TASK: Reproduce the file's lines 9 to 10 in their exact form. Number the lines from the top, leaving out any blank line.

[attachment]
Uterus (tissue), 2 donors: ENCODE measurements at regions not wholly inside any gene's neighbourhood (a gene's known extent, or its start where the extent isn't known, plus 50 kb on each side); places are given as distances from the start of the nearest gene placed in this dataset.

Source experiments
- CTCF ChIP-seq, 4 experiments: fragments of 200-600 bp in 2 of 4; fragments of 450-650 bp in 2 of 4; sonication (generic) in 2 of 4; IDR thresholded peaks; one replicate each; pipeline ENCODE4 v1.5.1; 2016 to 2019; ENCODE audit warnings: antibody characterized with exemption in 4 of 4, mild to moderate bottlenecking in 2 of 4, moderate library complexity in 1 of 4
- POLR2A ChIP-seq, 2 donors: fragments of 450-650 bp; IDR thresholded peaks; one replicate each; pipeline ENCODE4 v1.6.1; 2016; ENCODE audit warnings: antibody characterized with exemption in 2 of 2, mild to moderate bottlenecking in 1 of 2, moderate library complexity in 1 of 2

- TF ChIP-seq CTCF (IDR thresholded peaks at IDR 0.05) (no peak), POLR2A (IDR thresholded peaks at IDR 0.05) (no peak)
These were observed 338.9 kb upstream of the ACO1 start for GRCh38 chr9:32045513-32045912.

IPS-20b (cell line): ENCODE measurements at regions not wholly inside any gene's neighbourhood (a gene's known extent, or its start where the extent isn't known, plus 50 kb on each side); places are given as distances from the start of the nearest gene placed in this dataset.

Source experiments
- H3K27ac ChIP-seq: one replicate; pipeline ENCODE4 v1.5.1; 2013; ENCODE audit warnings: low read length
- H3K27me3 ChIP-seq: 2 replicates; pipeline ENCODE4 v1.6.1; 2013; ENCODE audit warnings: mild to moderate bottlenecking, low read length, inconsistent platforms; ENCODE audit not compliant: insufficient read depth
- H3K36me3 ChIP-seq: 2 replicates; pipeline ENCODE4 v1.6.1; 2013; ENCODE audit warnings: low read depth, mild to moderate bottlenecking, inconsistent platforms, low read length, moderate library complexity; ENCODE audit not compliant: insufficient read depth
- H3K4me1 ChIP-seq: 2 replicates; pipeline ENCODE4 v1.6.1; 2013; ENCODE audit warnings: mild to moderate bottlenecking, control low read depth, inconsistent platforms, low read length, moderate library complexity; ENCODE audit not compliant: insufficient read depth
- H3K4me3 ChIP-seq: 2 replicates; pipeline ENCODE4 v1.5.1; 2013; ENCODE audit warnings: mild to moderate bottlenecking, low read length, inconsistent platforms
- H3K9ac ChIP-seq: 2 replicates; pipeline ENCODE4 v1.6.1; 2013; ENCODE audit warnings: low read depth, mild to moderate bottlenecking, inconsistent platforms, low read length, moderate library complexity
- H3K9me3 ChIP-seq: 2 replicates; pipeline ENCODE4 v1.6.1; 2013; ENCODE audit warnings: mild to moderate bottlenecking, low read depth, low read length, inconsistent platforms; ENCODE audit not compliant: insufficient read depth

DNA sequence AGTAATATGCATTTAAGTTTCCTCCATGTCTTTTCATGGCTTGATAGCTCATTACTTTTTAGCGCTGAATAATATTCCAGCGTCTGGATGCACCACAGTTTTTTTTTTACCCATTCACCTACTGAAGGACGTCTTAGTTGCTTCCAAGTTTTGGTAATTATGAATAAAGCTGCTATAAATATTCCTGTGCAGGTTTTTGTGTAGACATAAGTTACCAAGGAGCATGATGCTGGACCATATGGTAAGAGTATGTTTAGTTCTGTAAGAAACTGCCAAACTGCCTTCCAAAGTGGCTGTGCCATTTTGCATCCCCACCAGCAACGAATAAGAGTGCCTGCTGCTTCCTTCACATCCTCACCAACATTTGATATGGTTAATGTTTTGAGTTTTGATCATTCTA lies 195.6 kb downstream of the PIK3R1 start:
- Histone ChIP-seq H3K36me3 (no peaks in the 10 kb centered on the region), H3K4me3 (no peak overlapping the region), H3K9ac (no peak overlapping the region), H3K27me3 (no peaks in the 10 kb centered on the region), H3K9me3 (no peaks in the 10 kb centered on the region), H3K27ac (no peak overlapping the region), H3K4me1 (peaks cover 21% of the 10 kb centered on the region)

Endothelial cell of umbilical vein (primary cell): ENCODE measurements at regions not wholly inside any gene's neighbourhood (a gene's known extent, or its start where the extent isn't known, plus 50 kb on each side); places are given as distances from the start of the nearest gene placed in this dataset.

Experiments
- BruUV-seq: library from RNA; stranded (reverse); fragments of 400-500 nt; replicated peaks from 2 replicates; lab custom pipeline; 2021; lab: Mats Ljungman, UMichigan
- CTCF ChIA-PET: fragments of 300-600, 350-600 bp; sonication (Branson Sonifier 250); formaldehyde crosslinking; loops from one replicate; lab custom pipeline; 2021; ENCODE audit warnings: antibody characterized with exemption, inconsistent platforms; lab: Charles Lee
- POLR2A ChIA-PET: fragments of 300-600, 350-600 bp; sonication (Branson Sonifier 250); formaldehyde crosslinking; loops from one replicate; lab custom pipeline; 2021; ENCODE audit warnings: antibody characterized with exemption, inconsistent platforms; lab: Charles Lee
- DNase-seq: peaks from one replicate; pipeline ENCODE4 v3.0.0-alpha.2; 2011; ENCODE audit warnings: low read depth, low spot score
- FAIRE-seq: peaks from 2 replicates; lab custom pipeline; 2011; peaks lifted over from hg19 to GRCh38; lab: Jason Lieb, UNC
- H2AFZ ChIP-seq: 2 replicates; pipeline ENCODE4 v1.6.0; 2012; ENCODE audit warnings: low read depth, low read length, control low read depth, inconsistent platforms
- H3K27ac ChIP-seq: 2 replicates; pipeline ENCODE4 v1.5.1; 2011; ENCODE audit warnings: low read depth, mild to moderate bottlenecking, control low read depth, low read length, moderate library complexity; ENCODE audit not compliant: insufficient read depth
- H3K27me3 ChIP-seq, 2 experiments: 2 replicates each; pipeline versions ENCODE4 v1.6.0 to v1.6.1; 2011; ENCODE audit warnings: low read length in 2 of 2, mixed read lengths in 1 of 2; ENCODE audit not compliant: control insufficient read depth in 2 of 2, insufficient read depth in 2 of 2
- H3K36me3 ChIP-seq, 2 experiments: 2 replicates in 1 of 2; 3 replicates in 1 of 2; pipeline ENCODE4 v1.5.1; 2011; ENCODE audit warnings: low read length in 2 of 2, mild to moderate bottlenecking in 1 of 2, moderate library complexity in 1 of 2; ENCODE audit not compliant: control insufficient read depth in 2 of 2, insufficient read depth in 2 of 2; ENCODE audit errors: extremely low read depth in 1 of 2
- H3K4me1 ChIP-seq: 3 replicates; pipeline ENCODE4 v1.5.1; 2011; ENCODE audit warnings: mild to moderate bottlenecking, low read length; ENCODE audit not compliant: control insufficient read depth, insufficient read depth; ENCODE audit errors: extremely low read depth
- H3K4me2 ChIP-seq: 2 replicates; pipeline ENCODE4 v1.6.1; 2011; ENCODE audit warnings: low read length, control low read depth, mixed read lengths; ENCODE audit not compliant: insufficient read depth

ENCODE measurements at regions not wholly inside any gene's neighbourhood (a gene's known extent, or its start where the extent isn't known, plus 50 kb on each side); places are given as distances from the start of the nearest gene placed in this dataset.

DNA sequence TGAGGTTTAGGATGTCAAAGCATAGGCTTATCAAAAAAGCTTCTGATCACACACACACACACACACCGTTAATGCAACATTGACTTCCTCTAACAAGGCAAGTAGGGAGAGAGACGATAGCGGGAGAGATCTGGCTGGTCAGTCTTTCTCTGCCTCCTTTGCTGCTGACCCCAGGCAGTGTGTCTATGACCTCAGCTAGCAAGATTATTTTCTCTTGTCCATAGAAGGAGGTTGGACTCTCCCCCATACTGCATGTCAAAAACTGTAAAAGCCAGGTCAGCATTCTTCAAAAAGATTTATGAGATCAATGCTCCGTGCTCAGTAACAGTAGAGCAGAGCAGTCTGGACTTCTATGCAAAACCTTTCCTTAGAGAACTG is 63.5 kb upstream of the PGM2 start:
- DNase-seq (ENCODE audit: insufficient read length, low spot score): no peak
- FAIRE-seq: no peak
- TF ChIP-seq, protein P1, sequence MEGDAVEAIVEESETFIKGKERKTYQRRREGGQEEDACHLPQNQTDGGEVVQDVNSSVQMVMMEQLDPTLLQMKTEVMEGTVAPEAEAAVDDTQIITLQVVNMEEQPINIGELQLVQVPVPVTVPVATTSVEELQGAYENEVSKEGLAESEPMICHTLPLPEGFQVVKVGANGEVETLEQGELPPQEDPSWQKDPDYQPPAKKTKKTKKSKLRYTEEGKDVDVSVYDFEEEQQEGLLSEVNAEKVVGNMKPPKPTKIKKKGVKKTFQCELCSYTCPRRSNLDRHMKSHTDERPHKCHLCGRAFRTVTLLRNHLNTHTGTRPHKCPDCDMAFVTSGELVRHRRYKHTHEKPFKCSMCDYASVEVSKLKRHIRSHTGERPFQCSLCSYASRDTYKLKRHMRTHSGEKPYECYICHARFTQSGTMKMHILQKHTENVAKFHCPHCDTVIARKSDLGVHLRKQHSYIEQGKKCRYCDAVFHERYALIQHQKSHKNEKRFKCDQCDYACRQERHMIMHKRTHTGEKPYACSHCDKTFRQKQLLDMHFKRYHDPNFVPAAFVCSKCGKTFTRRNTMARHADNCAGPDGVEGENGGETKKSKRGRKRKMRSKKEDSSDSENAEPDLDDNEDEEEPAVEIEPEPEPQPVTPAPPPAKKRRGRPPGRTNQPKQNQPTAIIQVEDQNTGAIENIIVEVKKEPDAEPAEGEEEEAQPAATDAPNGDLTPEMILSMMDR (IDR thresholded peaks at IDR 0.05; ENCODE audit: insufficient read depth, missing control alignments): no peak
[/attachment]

- H3K27ac ChIP-seq: one replicate; pipeline ENCODE4 v1.5.1; 2013; ENCODE audit warnings: low read length
- H3K27me3 ChIP-seq: 2 replicates; pipeline ENCODE4 v1.6.1; 2013; ENCODE audit warnings: mild to moderate bottlenecking, low read length, inconsistent platforms; ENCODE audit not compliant: insufficient read depth